oh!no?ok - Café Spice - Jess Knights - Rett Smith

Making their fourth appearance here in under a year oh!no?ok are back with another classy alt rocker entitled 'Firemouth'. === We featured Café Spice twice last year and they are back with 'She Loves And Leaves' where they shift genres towards indie pop doing so with grace and quality. === We were introduced to Jess Knights back in January and the new song 'Baby Won't You Stay' sees the artist serving up some gorgeous and timeless soul vibes. === And we have to go back a whole ten days since Rett Smith was last here, the quick follow up 'Luck Burns Deep,' is a potent stomping rocker, the video is pretty cool as well.

oh!no?ok - Firemouth.

oh!no?ok. is comprised of high school friends Ryan Osborn, Cole Miller, Jackson Ludlow, and local guitarist Nick Storey. The band is a year old, and has been working closely with locally-renowned producer Nate Pyfer (The Moth & the Flame, Kaskade, Sego).

Lead vocalist Ryan and Nate laid the groundwork for the band’s music, though each member brings his unique flair, making the process a cohesive collaboration. They play the kind of music you’d hear blasting forth from a suburban garage in the height of the alt-rock boom of the 1990s but they update this scruffy aesthetic with sleek but-not-too-polished production and a dose of raw skate punk.

Their songs feature cleverly abstract lyrics, bold musical dynamics, experimental textures, adventurous arrangements, and sharp pop-rock hooks. This melding of tuneful and arty conjures an array of classic and current alt-rock innovators such as Weezer, Pavement, The Presidents of the United States, Butthole Surfers, and Spoon, FIDLAR, Car Seat Headrest, and PUP.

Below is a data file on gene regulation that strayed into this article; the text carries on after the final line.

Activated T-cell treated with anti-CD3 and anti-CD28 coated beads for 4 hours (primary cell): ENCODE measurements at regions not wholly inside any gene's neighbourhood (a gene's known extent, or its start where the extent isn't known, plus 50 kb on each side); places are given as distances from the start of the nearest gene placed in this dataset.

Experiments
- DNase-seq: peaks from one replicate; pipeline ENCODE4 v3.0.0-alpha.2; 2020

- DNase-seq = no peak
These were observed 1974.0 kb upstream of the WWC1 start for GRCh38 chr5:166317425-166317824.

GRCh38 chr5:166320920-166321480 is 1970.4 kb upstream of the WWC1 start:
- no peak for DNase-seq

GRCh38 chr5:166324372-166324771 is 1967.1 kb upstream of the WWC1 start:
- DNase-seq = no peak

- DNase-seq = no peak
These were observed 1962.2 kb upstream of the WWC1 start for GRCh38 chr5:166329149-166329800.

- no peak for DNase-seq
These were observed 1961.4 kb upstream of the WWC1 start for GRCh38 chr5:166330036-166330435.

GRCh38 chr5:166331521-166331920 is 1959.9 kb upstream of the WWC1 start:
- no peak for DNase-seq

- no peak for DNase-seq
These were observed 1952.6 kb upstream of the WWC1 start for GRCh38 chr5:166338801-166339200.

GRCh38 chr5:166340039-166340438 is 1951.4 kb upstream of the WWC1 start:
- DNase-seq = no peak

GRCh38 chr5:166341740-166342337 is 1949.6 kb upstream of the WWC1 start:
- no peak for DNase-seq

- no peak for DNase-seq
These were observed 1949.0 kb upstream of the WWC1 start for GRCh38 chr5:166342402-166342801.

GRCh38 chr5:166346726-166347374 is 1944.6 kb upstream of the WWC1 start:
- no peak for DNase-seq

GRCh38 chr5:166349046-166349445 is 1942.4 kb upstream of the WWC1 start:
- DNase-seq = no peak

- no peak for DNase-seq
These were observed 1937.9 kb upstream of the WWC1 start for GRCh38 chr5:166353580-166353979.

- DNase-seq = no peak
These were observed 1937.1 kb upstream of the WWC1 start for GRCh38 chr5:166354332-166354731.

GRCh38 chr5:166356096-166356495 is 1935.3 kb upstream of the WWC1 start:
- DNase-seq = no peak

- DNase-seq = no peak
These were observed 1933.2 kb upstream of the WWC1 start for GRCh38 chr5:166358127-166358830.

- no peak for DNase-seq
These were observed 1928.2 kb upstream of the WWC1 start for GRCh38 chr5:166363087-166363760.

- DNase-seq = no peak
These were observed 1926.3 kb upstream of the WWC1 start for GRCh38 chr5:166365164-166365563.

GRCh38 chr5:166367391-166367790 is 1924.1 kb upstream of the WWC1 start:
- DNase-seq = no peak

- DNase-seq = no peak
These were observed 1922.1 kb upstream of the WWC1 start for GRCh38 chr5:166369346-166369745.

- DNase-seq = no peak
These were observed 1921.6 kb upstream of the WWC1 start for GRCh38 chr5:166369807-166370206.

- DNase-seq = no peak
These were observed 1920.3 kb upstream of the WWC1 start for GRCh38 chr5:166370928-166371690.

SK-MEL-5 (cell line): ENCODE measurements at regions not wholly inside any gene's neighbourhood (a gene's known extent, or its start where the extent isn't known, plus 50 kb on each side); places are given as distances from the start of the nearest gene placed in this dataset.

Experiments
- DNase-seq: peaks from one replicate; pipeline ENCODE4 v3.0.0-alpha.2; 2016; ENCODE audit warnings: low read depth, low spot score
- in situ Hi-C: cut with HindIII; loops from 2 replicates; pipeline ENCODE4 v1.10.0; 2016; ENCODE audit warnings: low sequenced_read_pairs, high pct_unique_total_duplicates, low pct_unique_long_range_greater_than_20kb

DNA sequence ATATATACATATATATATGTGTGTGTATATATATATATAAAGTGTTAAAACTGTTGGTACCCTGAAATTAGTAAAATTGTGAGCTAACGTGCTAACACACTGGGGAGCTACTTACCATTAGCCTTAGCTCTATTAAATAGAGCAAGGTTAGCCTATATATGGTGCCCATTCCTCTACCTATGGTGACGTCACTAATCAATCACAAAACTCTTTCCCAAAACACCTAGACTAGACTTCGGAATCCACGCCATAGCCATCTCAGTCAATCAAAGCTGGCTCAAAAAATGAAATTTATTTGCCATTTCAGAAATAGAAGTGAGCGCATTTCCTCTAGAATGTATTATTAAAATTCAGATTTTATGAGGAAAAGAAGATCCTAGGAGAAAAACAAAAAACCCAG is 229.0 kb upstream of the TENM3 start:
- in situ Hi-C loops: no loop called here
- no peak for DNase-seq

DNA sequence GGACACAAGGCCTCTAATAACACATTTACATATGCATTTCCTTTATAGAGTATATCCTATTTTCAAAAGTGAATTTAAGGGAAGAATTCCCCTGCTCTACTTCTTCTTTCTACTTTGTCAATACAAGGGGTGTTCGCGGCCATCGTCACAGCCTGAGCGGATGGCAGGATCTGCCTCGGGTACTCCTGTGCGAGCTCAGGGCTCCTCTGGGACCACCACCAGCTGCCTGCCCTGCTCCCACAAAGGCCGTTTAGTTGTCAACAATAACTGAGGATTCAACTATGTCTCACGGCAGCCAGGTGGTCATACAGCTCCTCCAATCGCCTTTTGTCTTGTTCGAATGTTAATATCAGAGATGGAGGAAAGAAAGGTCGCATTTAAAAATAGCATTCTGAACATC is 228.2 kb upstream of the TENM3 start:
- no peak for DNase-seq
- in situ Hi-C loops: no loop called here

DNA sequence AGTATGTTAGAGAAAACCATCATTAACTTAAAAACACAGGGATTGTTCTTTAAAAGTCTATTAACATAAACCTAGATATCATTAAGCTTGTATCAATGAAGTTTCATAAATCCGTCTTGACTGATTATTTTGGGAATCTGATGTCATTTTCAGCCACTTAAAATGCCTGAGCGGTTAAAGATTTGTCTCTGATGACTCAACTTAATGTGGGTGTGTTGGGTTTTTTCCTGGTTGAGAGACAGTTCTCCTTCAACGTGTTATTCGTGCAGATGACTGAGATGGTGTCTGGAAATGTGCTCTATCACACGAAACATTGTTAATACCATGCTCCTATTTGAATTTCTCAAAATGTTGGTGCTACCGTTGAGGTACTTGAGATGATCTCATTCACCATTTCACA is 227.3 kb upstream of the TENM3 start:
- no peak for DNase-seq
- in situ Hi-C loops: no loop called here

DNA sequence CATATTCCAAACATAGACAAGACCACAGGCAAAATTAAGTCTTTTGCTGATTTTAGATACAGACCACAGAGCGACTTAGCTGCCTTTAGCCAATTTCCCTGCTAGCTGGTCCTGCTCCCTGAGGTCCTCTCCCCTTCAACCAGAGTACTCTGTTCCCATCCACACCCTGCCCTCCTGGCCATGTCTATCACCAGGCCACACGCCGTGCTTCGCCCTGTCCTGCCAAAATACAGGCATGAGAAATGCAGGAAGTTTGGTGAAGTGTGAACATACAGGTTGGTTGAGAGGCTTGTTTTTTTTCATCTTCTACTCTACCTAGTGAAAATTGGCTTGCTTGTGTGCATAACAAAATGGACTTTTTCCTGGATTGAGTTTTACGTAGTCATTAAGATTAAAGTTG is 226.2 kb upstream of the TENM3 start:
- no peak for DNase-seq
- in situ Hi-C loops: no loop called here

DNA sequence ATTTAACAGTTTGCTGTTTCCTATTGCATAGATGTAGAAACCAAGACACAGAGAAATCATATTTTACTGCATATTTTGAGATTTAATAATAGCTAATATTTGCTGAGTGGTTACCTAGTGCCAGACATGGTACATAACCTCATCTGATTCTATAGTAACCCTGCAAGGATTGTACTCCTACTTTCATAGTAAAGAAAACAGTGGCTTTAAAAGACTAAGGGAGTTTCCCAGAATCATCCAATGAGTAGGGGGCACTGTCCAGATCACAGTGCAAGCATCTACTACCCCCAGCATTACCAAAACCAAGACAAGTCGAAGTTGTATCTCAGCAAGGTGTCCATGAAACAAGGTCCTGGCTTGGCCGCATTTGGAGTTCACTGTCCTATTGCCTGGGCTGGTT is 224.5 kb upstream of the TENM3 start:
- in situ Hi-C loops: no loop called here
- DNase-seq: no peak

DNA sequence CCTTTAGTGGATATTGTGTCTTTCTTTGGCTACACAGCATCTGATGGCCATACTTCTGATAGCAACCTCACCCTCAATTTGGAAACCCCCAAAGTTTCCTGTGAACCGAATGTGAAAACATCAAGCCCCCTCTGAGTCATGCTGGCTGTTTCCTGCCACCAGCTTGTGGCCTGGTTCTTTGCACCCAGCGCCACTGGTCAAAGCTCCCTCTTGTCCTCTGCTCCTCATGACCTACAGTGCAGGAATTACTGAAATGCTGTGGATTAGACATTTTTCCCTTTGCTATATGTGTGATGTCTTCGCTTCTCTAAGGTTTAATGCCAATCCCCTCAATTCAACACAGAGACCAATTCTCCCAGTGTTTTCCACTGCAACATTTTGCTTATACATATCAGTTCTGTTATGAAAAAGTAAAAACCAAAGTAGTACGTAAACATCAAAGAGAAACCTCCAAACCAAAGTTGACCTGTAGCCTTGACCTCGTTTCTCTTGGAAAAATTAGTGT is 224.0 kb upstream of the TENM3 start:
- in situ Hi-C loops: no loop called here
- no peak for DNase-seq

Café Spice - She Loves And Leaves.

She Loves and Leaves sees Café Spice release their first track in their full “girl band” outfit, and marks a turning point in their sound. Having crafted a reputation amongst the country’s key folk tastemakers, the trio hailing from England, Scotland and Ireland now push the boat out into the mellow waters of indie-pop.

The track opens with a serene a cappella rendition of the Chorus, fast becoming a trademark of the group. Their alluring and interweaving melodies begin to colour a blank musical canvas before a delicate guitar rises from the harmonic haze. However, soon the band arrive in new sonic territory, as a series of effortless brush strokes introduce new drummer Sophie Wozencraft, elevating a beautiful acoustic with an elegant indie skip. The added percussion skims like a pebble, rippling the tranquil waters of what has gone before.

Existing fans should not be surprised by the turn, with an element of unpredictability always finding a way into Café Spice’s repertoire in one way or another. However, this particular introduction is a clear statement of intent from a band determined to turn more heads onto their well-seasoned sound.

The sonic is equalled by the trio’s reflective and contemplative lyricism. In the words of Café Spice: “How can you understand what you want when you're twenty and so ready to love the world and everyone in it, so ready to lose yourself in somebody else? If you've ever been confused about love, nestle down and plug in your headphones - this song is for you.”

She Loves And Leaves demonstratesthepotpourri of musical influences that pervade throughout the Café Spice songbook. At times they are reminiscent of The Mama’s & The Papa’s; on other occasions more attuned to indie-folk contemporaries HAIM or The Staves. Either way, She Loves And Leaves is the latest testament to the collaborative songwriting that makes the music of Café Spice so unique.


Jess Knights - Baby Won't You Stay.